The flu virus is highly contagious, and can spread easily through the air you breathe or direct contact with someone who has it. Making sure that you wash your hands regularly to kill the germs is a great line of defence against getting the flu. In fact, after getting the flu vaccination, your hygiene is the only way to help avoid contracting or spreading the flu.

Coughing and sneezing into tissues – rather than your hands – is also a good way of minimising the spread of flu germs. Don’t forget to put your used tissues in the bin!

Take care

It may seem obvious, but making sure to take good care of your health can help keep you well.

Eating a balanced diet – including plenty of fruit and vegetables – can ensure that your body gets all the vitamins and nutrients it needs to support your immune system. It’s also important to get enough rest as this helps your body to replenish energy stores and restore itself.

12 Most Common Effects of Heart Disease

12 Most Common Effects of Heart Disease
  1. Blood pressure can rise and fall quite often. Neither high blood pressure nor low blood pressure is a good condition. You want your blood pressure to be normal always. Fluctuations are not good for your heart.
  2. Can lead to a fatal heart attack. When an artery becomes so narrowed that the blood flow to the heart is completely blocked, a heart attack is what happens.
  3. Can lead to a stroke. When an artery that's liked to the brain is so clogged up with fatty deposits that blood flow to the brain is severely impeded to the extent that blood cannot flow through, what results is a stroke.
  4. Dizziness. A person can experience dizziness because the heart is no longer functioning properly and blood flow to and from the heart and brain is impaired. The person suffering from heart disease will experience light-headedness.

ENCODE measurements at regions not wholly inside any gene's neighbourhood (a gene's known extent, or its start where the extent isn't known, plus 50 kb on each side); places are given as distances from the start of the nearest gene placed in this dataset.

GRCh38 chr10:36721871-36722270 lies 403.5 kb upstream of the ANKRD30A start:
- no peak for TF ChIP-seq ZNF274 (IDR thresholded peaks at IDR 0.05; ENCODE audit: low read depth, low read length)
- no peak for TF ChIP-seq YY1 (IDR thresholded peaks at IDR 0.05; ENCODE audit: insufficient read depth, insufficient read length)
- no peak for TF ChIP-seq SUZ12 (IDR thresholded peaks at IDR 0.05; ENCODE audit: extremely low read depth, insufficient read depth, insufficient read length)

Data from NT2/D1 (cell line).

5. Shortness of breath. Irregular breathing is another common effect when managing heart disease. It can result from irregular palpitations. This is actually also a heart disease symptom.
  6. Chest pain. Chest pain occurs when oxygen to the heart is limited or blocked due to artery blockages. Also known as angina, chest pain is also a one of the heart disease symptoms.
  7. Fatigue. The person who suffers from a heart disease will usually be constantly tired, exhausted and feeling drained.
  8. Stress, worry and depression. The constant feeling of stress, anxiety, worry or depression is also a possible of effect of heart disease.
  9. Persistent coughing or wheezing. This can be one of the possible effects of heart disease that can result from water in the lungs through cardiac failure or heart failure.
  10. Ineffective functioning of the liver and kidney. If the heart, which is the most important organ in the body, is not functioning properly or is under distress, there’s no telling how the other organs linked might function. They could get affected too.
  11. Another effect of heart disease can manifest in swelling in the ankles and feet.
  12. Can result in death. If blood supply is completely cut off from the heart due to artery blockage, the person in question could die from not being able to breathe.

To avoid the possible effects of heart disease, you simply should just take measures to prevent heart disease. Diet, exercise and lifestyle changes such as stopping to smoke will put you in a great position to prevent heart disease.